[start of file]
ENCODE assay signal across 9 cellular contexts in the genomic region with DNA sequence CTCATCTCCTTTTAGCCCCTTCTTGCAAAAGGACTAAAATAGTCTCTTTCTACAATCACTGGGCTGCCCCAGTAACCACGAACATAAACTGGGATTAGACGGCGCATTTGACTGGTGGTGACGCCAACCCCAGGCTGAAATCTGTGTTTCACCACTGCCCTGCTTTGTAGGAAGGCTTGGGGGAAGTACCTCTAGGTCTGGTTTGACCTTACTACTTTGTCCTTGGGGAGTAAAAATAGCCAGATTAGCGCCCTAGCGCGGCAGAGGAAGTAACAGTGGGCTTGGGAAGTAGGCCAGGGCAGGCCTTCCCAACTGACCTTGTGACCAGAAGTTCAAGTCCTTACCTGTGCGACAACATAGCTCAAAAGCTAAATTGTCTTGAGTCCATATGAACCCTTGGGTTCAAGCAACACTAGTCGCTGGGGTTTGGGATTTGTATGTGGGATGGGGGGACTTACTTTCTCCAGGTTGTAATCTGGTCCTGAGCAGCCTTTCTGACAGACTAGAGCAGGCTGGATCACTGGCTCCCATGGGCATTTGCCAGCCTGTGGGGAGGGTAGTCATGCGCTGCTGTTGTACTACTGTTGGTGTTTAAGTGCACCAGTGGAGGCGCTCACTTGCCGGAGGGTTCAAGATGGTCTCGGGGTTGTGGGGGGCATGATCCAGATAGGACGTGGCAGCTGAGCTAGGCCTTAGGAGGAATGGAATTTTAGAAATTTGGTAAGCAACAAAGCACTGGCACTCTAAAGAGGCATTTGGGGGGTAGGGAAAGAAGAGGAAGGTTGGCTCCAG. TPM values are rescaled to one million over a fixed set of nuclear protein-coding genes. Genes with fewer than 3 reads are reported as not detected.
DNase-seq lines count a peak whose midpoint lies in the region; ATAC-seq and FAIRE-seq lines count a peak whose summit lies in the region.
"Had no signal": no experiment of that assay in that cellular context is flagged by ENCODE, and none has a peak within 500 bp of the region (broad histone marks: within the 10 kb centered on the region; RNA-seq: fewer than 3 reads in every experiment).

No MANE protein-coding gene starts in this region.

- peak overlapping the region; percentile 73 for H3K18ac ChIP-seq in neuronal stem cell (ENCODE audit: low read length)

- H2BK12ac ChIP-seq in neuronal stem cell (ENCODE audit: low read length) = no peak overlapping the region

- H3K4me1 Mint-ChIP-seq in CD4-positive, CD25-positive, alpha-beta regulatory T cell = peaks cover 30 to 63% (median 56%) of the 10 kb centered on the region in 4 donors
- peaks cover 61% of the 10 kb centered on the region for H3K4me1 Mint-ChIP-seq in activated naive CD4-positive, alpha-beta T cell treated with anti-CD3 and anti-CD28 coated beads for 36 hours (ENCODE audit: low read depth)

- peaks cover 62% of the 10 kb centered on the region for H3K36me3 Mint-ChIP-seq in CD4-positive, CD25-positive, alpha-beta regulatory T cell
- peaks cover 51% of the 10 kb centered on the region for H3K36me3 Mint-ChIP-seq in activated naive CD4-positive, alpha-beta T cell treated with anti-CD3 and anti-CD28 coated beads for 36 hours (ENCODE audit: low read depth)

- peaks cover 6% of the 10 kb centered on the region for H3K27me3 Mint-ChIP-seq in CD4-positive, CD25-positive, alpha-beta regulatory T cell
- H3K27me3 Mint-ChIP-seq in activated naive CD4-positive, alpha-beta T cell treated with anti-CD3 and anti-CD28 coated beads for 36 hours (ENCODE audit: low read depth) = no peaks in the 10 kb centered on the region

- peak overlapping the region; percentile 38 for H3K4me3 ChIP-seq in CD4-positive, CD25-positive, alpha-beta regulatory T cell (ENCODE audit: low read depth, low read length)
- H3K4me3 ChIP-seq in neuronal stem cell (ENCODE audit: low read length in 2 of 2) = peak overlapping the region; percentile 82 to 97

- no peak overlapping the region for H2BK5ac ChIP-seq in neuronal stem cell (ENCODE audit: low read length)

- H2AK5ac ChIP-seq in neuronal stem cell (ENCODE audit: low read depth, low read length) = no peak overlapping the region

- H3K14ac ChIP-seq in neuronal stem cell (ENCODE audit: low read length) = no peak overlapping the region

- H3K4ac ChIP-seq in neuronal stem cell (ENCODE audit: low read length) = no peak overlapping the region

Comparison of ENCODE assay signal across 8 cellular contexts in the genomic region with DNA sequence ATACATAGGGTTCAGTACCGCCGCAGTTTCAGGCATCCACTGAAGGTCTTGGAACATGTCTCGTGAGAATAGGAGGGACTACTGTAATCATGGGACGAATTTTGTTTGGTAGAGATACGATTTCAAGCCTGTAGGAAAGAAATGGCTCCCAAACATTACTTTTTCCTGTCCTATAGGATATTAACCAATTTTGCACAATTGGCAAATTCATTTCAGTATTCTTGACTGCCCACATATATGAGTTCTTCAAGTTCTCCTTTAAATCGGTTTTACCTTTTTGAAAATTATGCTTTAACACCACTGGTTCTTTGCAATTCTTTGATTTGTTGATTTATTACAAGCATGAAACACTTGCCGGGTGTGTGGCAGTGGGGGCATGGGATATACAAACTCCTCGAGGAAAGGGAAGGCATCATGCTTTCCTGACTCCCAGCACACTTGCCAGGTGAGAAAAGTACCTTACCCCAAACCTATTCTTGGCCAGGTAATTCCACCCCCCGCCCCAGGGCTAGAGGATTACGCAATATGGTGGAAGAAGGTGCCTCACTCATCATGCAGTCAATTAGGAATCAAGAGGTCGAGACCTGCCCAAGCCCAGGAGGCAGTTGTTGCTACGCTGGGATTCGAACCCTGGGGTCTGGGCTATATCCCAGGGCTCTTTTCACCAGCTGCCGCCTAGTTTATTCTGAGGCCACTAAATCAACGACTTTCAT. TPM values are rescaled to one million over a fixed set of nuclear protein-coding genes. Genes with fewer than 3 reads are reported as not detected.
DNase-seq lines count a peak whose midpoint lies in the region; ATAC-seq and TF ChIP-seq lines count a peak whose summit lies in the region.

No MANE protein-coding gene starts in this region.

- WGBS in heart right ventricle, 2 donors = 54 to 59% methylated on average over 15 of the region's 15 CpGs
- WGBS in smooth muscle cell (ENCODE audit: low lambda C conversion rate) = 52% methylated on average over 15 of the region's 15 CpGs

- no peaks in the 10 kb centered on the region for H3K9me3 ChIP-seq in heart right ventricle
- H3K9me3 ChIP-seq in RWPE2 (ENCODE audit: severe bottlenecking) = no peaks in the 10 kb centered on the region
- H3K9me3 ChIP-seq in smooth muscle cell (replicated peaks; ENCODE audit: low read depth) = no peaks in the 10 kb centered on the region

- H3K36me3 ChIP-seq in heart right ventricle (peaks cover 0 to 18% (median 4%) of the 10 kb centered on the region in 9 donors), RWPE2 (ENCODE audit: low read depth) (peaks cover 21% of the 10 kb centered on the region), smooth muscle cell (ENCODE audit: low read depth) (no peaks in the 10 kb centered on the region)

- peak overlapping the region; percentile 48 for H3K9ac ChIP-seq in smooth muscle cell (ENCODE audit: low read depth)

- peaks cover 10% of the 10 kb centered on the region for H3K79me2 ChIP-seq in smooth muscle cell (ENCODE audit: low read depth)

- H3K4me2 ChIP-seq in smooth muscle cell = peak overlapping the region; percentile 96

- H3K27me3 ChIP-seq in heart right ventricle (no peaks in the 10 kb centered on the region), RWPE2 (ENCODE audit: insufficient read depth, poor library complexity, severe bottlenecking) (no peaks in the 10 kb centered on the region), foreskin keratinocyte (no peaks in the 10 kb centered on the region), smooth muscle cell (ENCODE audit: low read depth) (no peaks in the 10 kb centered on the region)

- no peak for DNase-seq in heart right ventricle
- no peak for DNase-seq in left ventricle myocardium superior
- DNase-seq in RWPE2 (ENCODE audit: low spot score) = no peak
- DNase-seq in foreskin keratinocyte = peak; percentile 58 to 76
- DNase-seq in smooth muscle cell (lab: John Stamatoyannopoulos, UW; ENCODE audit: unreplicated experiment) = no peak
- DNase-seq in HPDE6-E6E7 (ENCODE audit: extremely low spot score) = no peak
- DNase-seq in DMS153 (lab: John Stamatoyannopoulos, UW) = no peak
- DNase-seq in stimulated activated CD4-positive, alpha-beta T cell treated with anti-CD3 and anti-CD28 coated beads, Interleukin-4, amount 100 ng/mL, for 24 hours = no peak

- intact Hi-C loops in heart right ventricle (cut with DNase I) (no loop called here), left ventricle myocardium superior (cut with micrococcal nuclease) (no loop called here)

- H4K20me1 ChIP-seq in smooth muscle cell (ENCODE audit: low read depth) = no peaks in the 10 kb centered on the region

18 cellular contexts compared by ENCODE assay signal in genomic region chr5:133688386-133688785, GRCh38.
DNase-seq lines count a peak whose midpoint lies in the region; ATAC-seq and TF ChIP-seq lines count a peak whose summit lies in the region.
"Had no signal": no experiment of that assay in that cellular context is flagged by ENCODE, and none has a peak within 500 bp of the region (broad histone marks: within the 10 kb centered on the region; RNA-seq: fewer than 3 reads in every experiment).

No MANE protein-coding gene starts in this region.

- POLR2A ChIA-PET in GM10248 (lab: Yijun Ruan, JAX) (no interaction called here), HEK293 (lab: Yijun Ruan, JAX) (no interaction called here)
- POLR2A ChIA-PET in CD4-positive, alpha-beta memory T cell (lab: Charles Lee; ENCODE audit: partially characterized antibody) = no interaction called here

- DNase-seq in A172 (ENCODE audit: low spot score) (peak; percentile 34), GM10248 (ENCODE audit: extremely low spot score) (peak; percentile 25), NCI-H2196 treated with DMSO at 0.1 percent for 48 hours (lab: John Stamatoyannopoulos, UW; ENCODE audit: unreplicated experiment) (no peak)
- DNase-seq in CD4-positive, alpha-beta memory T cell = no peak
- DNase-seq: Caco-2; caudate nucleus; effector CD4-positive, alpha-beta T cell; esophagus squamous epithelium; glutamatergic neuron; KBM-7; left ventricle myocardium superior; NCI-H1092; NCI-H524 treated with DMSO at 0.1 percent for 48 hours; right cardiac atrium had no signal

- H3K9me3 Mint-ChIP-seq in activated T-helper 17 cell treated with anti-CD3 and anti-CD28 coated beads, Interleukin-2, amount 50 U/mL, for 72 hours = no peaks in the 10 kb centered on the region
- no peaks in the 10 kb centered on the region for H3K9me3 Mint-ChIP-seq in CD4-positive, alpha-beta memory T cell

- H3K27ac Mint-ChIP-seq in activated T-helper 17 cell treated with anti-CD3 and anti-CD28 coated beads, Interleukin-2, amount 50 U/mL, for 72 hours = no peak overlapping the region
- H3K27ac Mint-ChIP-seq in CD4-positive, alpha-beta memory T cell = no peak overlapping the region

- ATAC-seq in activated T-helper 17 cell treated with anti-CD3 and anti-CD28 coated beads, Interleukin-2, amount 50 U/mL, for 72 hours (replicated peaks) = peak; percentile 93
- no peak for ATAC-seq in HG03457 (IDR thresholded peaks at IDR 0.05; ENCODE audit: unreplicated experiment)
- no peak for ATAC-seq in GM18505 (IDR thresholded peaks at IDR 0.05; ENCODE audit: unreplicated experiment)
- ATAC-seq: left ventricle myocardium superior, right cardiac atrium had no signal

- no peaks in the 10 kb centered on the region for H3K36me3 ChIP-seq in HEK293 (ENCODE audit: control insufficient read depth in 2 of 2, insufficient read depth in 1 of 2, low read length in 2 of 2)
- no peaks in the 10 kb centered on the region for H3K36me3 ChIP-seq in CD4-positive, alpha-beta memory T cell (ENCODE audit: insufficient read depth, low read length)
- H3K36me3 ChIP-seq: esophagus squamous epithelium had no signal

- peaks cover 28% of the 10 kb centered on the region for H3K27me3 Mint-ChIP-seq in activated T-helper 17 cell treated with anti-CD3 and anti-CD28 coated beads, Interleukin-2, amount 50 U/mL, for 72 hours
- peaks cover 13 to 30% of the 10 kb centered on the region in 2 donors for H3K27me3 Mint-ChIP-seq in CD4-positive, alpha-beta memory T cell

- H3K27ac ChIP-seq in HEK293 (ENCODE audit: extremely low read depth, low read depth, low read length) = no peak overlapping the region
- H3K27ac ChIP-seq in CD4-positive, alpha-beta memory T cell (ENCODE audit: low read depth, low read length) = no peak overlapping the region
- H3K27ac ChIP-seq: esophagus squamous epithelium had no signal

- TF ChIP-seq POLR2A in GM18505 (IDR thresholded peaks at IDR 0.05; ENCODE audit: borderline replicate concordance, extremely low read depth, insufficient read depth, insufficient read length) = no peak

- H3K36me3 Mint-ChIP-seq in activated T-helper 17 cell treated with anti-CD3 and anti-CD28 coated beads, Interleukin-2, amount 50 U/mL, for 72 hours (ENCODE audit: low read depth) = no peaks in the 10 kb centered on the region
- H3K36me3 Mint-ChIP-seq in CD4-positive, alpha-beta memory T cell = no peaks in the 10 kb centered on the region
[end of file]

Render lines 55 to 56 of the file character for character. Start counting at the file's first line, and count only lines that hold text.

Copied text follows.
- ATAC-seq in activated T-helper 17 cell treated with anti-CD3 and anti-CD28 coated beads, Interleukin-2, amount 50 U/mL, for 72 hours (replicated peaks) = peak; percentile 93
- no peak for ATAC-seq in HG03457 (IDR thresholded peaks at IDR 0.05; ENCODE audit: unreplicated experiment)